The provider of e-commerce tools with close ties to Alibaba hopes its acquisition of the U.S. retailing giant’s China operations can revive its stalling growth
- Baozun’s newly purchased Gap Greater China operation will become the cornerstone for its new brand management unit
- The Alibaba-backed company is looking for new growth venues as its core business as an e-commerce tools provider stalls
By Shirley Lau
Baozun Inc. (BZUN.US; 9991.HK), a sort of “Shopify of China,” raised eyebrows earlier this month when it announced it would acquire U.S. clothing retailer Gap Inc.’s (GPS.US) China business.
The move baffled many because the Chinese e-commerce services provider has never managed a brand, let alone one whose mainstay lies outside its traditional e-commerce realm. And Gap was hardly a winner, at least not in China, where it was battling years of declining profits and sales as it competed with a crowded field of slicker domestic and global rivals.
Baozun said it would acquire Gap Greater China for a meager primary consideration of $40 million, or up to $50 million after adjustments. That’s a tiny fraction of Gap’s own enterprise value of $10.17 billion, showing just how little it valued its China business. As part of the deal, Baozun, which is backed by e-commerce giant Alibaba (BABA.US; 9988.HK), said it received exclusive rights to make and sell Gap’s products in Greater China for up to 20 years.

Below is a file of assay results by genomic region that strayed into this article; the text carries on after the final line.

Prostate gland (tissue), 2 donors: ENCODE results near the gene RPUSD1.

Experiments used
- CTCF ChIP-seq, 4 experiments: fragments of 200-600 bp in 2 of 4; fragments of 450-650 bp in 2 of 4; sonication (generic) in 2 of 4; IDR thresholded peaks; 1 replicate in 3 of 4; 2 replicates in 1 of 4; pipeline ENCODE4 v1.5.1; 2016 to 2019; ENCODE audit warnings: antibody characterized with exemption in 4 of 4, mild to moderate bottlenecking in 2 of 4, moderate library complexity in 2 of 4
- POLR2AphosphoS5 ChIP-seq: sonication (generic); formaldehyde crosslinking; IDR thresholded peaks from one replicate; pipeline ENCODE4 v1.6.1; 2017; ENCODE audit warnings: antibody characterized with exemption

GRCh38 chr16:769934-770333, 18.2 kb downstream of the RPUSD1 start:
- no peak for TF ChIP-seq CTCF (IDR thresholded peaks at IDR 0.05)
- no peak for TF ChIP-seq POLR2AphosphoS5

Investors were not impressed by the unusual marriage. Baozun’s U.S.-listed shares fell 16.5% after the Nov. 8 announcement, while Gap fared only slightly better with a 7.3% drop. Baozun’s shares have rallied since then and are now up 2.7% over pre-announcement levels on broadly improving sentiment towards China stocks last week.
Gap’s decision to sell its Greater China business, which includes the Chinese mainland, Taiwan and Hong Kong, comes as little surprise since it wasn’t going anywhere fast as the U.S. company struggled with slumping sales worldwide. The 53-year-old American brand entered the Chinese mainland in 2010 with big hopes, a few years behind global rivals Zara, H&M and Uniqlo. Its next 12 years were marked by both achievements but more often setbacks.